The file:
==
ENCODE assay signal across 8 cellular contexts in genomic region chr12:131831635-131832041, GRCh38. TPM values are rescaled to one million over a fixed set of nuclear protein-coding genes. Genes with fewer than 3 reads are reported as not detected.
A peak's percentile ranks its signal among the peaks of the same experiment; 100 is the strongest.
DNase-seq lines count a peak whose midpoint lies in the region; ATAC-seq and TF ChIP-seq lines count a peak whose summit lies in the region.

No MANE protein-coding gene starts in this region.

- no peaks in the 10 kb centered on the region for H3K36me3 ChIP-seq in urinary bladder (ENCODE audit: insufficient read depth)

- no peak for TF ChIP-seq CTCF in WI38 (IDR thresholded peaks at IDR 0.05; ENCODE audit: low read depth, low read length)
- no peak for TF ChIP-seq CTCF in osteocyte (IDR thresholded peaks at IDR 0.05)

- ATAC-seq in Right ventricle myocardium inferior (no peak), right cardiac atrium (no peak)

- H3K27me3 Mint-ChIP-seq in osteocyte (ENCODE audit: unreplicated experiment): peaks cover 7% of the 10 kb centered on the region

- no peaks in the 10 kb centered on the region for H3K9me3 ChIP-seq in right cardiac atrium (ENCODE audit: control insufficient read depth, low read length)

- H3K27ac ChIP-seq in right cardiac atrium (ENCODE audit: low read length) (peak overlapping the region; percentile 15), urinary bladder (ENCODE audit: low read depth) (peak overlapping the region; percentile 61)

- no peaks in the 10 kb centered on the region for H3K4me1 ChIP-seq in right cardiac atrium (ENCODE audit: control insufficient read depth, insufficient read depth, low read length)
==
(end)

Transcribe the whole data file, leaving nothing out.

ENCODE assay signal across 8 cellular contexts in genomic region chr12:131831635-131832041, GRCh38. TPM values are rescaled to one million over a fixed set of nuclear protein-coding genes. Genes with fewer than 3 reads are reported as not detected.
A peak's percentile ranks its signal among the peaks of the same experiment; 100 is the strongest.
DNase-seq lines count a peak whose midpoint lies in the region; ATAC-seq and TF ChIP-seq lines count a peak whose summit lies in the region.

No MANE protein-coding gene starts in this region.

- no peaks in the 10 kb centered on the region for H3K36me3 ChIP-seq in urinary bladder (ENCODE audit: insufficient read depth)

- no peak for TF ChIP-seq CTCF in WI38 (IDR thresholded peaks at IDR 0.05; ENCODE audit: low read depth, low read length)
- no peak for TF ChIP-seq CTCF in osteocyte (IDR thresholded peaks at IDR 0.05)

- ATAC-seq in Right ventricle myocardium inferior (no peak), right cardiac atrium (no peak)

- H3K27me3 Mint-ChIP-seq in osteocyte (ENCODE audit: unreplicated experiment): peaks cover 7% of the 10 kb centered on the region

- no peaks in the 10 kb centered on the region for H3K9me3 ChIP-seq in right cardiac atrium (ENCODE audit: control insufficient read depth, low read length)

- H3K27ac ChIP-seq in right cardiac atrium (ENCODE audit: low read length) (peak overlapping the region; percentile 15), urinary bladder (ENCODE audit: low read depth) (peak overlapping the region; percentile 61)

- no peaks in the 10 kb centered on the region for H3K4me1 ChIP-seq in right cardiac atrium (ENCODE audit: control insufficient read depth, insufficient read depth, low read length)